- Connections and relationships between nodes. Sometimes cause/effect relationships. Sometimes not.
- Growth & Decrease
- Strengthening & Weakening
- Balancing & Reinforcing Loops
This was all really new language for us, and we’ll have to continue practicing it in context to master it. Concept mapping was also a completely new and challenging skill; however, I was really proud of the students’ enthusiasm and their deep thinking. One student said, “This is fun!” Another student said, “We should do this always with everything!”
We used the Sustainability Compass to learn about four different types of systems in our world: Wellbeing, Nature, Society & Economy, and how they can connect and affect each other.
We expanded our concept maps from last week to add more nodes, more connections across different types of systems, reflect and make inferences.
Examples of some connections students made:
“Soldiers are well paid and get land. Money spreads, and people get richer!”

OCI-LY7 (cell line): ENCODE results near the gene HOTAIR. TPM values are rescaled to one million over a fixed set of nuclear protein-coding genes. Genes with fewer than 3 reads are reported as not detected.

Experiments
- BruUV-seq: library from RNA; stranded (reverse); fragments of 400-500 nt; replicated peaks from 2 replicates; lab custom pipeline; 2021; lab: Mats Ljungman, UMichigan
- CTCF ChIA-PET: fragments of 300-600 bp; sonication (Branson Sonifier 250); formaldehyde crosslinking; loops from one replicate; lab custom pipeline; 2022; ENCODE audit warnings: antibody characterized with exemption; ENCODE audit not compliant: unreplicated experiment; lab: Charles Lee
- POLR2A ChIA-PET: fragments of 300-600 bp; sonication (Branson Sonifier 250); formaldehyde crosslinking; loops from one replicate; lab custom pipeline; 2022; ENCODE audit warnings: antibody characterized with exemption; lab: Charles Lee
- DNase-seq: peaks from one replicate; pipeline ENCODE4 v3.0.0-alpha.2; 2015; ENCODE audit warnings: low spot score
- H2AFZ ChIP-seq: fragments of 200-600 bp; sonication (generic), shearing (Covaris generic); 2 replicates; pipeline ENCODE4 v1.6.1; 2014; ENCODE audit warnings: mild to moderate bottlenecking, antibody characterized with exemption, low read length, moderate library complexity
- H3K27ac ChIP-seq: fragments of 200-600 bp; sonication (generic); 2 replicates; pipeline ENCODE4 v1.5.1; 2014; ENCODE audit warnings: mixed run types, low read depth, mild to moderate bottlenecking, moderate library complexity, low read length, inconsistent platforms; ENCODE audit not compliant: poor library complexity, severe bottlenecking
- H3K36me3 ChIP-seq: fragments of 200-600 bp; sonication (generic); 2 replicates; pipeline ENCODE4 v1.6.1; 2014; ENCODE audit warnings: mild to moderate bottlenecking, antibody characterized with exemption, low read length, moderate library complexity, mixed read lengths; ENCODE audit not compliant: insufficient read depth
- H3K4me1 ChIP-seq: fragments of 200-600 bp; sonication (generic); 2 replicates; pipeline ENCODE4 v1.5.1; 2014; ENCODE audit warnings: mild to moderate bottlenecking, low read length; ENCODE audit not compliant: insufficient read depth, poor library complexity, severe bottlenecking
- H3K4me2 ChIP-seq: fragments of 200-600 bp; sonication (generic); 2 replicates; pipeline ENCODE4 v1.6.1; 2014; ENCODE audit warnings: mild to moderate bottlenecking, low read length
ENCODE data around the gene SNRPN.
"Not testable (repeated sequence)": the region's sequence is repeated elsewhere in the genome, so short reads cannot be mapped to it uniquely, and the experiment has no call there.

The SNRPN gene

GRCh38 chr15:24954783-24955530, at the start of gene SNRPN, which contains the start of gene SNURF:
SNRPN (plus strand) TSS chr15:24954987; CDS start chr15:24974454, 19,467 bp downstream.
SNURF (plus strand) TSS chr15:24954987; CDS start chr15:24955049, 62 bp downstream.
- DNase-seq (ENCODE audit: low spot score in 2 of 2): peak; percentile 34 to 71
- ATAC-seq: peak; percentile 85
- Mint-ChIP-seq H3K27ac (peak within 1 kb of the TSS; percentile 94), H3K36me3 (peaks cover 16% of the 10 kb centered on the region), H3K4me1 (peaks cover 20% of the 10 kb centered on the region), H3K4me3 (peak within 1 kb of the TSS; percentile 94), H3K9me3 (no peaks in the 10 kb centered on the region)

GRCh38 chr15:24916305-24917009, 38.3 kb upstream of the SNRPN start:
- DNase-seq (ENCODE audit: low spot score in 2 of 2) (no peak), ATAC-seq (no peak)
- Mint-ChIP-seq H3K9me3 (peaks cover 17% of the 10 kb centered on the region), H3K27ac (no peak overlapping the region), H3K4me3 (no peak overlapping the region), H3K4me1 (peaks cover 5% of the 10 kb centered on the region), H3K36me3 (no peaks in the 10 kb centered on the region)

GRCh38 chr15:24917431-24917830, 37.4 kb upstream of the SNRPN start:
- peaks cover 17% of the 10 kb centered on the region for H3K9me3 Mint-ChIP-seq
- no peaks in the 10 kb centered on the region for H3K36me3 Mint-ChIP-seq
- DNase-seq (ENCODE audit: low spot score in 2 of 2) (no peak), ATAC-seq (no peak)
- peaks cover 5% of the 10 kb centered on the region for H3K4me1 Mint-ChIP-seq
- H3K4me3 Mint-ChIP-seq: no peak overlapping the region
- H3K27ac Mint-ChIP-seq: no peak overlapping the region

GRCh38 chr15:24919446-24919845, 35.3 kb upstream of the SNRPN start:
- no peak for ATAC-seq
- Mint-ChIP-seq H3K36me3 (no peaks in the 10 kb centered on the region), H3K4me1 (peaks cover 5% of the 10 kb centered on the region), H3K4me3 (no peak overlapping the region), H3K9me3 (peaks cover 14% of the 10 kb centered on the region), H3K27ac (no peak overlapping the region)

“Fertile farm land is a resource. People get food, eat well, stay healthier and are stronger to attack their enemies and defend themselves.”
“The army had good training which means they were disciplined and more successful at conquering cities. More cities under Roman control meant more resources and on and on.”
In addition to practicing nonfiction reading skills like close reading for details, visualizing and making inferences, in the third week, we really focused on ASKING QUESTIONS. Asking great questions and essential nonfiction reading skills are at the heart of successful research.
Thinking About Questions
One interesting way of thinking about questions comes from The Right Question Institute. We read, looked at pictures and captions to generate questions, then we categorized our questions as OPEN or CLOSED. Open questions lead to answers with big ideas, complex answers, more questions, connections, etc. Closed questions lead to simple, yes/no, or fact-based answers. Both kinds of questions are useful in research. Knowing the difference helps students either narrow their focus or open it up according to their needs.
We also categorized our questions by system: Society, Economy, Wellbeing & Nature by placing our questions written on post-its on “systems question charts”. This week students practiced reading closely for information and answered as many questions as possible that we had up on our systems question charts. They also kept adding new questions as they thought of them. Categorizing questions by system provided another opportunity to see connections. One student said, “The question was in Society, but the answer should really be in Economy!”
As & Bs – The Relationships in Systems